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Last year 23andMe launched a Myeloproliferative Neoplasms Research Initiative to study this group of rare blood cancers. We are now very close to reaching our goal of enrolling 1,000 patients and are encouraged by what we’ve already learned.
We’re also humbled that another star in the field of MPN research, Dr. Ross Levine, has joined our MPN Research Initiative as a research collaborator.
As with our other research communities, reaching a recruitment goal isn’t just about a number: It is about creating patient-powered research that allows participants to leverage their data and make a contribution to hasten discoveries about the causes and treatments for diseases.
We’ve already made some promising findings, including a novel finding that we’ll report in November at the 62nd annual American Society of Human Genetics meeting being held in San Francisco.
Earlier this year we also gave our customers a chance to view their own data at a region in the genome that has been observed to correlate with increased risk of developing an MPN. We rapidly replicated an association between inherited variation in the JAK2 gene and rare blood cancers linked to another JAK2 mutation that can appear later in life. To see more go to “Rapid replication of research in MPN” on our research findings page.
Encouraged by the results, 23andMe’s Dr. Kim Barnholt, the project manager of our MPN research community, had a message for all the people who’ve joined us to participate in the research.
“Thank you for your support and help moving this research forward at such an accelerated speed,” Kim said. “We are in the final days of study recruitment so please help spread the word to anyone who might be interested in this free genotyping and research opportunity before the enrollment period ends.”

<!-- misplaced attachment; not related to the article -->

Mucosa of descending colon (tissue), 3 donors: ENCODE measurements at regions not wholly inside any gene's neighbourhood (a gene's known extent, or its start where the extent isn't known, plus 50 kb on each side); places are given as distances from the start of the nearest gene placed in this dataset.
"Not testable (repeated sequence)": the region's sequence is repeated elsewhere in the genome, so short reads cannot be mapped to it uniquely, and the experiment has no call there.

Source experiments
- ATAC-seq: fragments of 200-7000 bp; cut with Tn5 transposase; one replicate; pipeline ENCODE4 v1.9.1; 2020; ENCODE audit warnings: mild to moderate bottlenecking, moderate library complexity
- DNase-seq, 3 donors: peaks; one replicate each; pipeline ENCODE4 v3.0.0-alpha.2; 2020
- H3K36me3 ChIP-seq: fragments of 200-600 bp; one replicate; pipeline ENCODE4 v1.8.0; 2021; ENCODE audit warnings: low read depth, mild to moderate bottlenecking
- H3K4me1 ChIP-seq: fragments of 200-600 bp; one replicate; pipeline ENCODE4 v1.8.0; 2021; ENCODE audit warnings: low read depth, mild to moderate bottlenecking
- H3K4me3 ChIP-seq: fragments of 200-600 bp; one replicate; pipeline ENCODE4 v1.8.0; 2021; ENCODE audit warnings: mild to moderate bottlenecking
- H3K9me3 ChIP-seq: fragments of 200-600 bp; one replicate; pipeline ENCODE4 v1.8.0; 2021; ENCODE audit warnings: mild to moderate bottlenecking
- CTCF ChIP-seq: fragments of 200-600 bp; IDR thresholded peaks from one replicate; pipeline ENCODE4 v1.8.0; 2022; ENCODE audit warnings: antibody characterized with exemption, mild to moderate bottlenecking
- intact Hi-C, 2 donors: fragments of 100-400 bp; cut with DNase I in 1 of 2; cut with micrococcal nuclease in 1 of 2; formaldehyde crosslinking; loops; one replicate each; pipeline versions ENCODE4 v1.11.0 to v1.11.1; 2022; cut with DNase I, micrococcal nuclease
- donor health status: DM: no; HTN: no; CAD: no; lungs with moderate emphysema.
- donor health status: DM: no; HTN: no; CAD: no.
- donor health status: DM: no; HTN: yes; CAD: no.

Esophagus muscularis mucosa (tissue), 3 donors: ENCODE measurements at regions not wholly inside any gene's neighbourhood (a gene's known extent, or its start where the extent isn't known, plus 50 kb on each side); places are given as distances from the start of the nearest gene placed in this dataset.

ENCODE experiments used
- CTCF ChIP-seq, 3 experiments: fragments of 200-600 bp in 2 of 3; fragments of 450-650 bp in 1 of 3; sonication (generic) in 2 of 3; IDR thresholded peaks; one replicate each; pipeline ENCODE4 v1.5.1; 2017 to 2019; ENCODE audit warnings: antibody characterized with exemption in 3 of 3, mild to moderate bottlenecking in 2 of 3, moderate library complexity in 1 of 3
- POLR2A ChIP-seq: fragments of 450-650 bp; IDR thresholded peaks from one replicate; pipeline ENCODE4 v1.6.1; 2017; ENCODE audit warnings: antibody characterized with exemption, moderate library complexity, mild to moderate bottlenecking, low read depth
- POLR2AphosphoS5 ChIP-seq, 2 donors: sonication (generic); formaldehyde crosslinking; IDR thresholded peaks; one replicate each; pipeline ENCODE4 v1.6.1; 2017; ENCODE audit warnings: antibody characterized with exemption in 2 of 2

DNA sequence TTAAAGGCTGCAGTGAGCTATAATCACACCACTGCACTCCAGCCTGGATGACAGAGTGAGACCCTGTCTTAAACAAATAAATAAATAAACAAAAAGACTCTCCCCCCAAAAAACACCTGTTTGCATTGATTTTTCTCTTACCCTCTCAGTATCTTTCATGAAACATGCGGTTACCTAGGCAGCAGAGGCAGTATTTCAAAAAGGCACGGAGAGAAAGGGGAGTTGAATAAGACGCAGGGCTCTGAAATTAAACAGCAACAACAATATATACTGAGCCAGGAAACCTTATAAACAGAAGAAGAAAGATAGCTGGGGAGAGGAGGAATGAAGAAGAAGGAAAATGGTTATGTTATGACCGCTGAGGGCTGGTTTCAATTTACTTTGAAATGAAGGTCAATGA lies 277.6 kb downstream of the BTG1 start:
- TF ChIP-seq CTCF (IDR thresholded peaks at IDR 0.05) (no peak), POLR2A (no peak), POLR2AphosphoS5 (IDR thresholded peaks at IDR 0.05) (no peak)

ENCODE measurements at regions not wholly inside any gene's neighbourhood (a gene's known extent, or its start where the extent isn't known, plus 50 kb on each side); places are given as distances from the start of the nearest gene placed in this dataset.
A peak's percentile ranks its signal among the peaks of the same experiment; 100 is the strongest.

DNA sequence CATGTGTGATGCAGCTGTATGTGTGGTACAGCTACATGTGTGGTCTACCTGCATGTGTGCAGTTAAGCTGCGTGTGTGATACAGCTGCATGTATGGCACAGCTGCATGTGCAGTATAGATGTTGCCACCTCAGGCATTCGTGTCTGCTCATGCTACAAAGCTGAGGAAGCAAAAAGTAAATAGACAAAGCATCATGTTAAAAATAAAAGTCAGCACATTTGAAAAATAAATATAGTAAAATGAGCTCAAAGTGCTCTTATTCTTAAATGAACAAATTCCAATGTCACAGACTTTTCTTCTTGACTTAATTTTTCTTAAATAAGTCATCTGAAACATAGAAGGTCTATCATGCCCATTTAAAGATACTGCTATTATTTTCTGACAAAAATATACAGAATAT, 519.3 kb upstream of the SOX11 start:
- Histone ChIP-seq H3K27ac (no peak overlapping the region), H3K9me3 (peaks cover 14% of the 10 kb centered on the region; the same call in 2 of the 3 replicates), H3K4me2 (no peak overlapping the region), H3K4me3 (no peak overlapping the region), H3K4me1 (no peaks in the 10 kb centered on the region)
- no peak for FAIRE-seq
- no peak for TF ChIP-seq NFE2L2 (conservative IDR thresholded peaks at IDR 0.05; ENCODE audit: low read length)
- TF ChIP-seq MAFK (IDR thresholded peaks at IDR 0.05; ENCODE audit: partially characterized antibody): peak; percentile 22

This week Kim also shared the news about Dr. Levine.
A leading MPN physician-scientist at Memorial Sloan-Kettering Cancer Center in New York, Dr. Levine researches the genetic basis of certain types of blood cancers, focusing primarily on the role of genetic variants involved in the development of MPNs and acute myeloid leukemia (AML).
As a fellow working with Gary Gilliland at Dana Farber Cancer Institute, Dr. Levine played a critical role in identifying the JAK2 V617F and other molecular abnormalities in patients with MPNs. His work in this area facilitated development of the first FDA-approved drug to treat MPNs. Dr. Levine joins our current panel of MPN experts, including Dr. Jason Gotlib, Dr. James Zehnder, and Dr. Ruben Mesa, in a collaborative effort to guide the research discovery process and future project directions.
Stay tuned for many important research announcements throughout the fall, including updates on surveys, information about new research findings, and opportunities for more ways to get involved. As always, we are grateful for your partnership in this work and look forward to continuing with you on this journey.